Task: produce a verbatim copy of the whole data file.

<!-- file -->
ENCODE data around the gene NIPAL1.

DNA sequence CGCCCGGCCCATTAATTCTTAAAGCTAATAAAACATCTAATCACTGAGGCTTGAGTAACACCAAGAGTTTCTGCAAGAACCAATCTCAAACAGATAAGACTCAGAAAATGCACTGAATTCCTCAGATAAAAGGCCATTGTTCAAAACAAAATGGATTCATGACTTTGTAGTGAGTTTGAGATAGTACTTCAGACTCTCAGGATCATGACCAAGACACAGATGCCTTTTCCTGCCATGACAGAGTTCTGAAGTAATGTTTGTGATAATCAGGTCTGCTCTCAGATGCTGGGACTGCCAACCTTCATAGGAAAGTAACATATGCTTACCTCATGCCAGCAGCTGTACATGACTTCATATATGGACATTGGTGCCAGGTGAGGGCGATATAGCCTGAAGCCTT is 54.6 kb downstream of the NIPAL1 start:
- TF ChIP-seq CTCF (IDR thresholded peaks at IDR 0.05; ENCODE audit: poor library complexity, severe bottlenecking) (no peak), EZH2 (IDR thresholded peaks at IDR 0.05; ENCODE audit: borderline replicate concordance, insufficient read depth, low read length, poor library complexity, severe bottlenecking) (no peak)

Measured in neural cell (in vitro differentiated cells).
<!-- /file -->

ENCODE data around the gene NIPAL1.

DNA sequence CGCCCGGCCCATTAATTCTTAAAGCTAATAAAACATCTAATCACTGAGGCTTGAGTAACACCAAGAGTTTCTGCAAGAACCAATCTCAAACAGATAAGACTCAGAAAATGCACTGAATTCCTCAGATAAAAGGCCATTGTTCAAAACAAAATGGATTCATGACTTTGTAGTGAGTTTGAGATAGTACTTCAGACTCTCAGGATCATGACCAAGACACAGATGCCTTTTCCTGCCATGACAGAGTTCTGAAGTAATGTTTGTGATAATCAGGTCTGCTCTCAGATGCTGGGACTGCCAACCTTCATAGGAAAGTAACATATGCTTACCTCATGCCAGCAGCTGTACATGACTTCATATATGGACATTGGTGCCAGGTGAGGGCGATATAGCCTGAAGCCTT is 54.6 kb downstream of the NIPAL1 start:
- TF ChIP-seq CTCF (IDR thresholded peaks at IDR 0.05; ENCODE audit: poor library complexity, severe bottlenecking) (no peak), EZH2 (IDR thresholded peaks at IDR 0.05; ENCODE audit: borderline replicate concordance, insufficient read depth, low read length, poor library complexity, severe bottlenecking) (no peak)

Measured in neural cell (in vitro differentiated cells).